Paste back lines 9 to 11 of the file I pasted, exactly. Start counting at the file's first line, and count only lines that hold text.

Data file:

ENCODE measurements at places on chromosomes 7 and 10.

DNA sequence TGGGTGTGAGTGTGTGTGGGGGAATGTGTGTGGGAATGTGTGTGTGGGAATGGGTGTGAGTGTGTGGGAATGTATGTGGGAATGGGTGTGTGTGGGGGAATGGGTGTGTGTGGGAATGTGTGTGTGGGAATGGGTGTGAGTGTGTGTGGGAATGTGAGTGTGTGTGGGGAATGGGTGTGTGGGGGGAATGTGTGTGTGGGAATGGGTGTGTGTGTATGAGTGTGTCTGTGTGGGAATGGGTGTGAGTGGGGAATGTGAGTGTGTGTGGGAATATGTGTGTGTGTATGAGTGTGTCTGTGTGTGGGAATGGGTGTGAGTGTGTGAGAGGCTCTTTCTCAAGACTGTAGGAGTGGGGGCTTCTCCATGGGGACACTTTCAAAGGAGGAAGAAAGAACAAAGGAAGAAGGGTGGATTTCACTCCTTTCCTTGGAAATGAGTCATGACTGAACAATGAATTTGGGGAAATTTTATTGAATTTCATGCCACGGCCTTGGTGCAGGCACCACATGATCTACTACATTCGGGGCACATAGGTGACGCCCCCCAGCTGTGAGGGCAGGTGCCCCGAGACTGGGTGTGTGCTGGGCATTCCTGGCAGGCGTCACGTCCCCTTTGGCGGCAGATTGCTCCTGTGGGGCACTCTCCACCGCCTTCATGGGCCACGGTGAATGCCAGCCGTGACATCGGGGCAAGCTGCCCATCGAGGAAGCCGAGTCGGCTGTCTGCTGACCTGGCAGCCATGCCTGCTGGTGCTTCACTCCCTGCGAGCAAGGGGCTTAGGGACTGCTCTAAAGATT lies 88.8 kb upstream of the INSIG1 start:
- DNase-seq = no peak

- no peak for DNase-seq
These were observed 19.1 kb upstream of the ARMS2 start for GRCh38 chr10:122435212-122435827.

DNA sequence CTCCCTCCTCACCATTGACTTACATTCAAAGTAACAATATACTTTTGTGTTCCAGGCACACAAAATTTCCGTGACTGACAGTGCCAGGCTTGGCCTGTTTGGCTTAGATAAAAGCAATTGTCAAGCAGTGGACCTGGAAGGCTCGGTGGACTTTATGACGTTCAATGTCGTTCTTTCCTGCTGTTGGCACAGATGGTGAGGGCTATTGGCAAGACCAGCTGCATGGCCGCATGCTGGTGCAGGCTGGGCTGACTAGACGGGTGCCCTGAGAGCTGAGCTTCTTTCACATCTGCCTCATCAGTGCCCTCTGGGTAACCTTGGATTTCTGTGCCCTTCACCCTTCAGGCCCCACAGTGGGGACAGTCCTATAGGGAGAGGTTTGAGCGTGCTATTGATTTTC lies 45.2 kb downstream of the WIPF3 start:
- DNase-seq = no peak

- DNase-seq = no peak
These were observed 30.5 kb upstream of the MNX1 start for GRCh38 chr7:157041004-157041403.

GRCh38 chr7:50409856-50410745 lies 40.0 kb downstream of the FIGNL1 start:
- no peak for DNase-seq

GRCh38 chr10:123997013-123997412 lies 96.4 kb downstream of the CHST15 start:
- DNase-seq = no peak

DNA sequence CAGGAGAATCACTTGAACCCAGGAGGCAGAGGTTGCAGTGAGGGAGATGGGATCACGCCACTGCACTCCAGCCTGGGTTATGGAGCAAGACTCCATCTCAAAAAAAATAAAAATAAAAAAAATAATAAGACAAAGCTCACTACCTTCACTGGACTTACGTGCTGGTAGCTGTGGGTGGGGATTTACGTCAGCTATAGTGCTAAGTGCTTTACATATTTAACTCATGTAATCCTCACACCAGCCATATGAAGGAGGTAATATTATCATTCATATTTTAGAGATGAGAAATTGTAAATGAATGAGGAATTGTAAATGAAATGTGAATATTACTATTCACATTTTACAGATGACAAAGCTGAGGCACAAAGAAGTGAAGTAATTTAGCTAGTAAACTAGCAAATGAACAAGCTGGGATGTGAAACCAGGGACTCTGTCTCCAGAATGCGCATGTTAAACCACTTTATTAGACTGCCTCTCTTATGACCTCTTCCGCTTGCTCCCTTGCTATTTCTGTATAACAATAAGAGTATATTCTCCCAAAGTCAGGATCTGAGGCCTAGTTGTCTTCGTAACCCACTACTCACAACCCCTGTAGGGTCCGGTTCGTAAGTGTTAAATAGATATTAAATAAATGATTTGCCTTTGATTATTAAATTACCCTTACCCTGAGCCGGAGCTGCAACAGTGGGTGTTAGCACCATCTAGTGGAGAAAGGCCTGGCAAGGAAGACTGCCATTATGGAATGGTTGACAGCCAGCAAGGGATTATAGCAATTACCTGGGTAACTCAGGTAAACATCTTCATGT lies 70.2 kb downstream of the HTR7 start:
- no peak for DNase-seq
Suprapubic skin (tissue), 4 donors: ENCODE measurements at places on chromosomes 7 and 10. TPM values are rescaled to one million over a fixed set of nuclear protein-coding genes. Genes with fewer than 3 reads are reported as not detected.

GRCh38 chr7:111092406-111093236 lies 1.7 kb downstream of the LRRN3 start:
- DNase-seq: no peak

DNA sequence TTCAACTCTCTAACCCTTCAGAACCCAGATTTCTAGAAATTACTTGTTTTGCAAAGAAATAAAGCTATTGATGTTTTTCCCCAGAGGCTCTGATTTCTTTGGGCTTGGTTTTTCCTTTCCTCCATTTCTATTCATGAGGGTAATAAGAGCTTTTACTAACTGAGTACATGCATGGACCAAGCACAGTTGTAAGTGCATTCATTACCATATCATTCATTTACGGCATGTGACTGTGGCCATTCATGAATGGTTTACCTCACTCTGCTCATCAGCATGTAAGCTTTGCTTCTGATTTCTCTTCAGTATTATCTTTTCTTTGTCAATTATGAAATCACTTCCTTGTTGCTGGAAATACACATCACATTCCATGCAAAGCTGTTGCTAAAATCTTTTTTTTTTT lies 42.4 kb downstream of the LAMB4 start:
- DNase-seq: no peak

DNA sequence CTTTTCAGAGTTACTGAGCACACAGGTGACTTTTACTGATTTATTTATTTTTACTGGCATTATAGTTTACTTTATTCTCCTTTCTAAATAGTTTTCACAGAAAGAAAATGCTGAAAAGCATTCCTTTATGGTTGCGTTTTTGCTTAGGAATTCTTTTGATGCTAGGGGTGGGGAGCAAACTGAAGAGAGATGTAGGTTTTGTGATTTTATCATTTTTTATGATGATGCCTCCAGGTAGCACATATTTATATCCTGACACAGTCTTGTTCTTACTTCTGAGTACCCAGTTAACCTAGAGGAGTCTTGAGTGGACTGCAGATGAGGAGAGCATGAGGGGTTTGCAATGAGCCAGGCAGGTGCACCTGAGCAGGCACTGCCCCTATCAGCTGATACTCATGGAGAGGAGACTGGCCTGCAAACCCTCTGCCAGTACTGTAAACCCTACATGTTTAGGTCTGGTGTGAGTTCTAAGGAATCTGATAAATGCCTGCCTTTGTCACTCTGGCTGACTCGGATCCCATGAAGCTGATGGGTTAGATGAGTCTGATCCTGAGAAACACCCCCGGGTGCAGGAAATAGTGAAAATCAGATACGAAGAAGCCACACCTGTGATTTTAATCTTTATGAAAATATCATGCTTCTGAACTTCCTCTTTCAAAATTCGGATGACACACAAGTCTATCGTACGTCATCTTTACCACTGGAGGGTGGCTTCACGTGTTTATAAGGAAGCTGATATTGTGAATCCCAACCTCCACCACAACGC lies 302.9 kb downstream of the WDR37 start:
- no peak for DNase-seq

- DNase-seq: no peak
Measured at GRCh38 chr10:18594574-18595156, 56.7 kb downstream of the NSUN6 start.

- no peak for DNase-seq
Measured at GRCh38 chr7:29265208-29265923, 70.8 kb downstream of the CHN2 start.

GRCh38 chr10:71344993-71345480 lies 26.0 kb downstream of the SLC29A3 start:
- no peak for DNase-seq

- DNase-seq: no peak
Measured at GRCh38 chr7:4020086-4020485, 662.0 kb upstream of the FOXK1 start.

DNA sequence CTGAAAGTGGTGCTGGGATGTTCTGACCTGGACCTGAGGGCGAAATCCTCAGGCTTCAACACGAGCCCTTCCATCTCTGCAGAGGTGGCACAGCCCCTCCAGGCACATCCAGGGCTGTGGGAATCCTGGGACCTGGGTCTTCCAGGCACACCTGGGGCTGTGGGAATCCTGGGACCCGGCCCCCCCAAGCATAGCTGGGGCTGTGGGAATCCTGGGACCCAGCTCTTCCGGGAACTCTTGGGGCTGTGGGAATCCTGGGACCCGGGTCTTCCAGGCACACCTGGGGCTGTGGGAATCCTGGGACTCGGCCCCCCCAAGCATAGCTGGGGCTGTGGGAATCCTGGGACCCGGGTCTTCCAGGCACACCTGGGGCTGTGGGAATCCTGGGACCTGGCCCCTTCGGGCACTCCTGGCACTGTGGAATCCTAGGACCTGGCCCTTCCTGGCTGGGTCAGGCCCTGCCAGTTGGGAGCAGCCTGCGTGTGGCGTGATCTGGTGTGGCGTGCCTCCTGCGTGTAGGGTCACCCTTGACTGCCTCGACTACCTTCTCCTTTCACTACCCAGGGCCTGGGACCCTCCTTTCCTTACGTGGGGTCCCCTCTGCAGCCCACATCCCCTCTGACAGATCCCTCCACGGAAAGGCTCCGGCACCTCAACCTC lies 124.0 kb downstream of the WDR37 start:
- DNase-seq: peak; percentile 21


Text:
These were observed 30.5 kb upstream of the MNX1 start for GRCh38 chr7:157041004-157041403.

GRCh38 chr7:50409856-50410745 lies 40.0 kb downstream of the FIGNL1 start:
- no peak for DNase-seq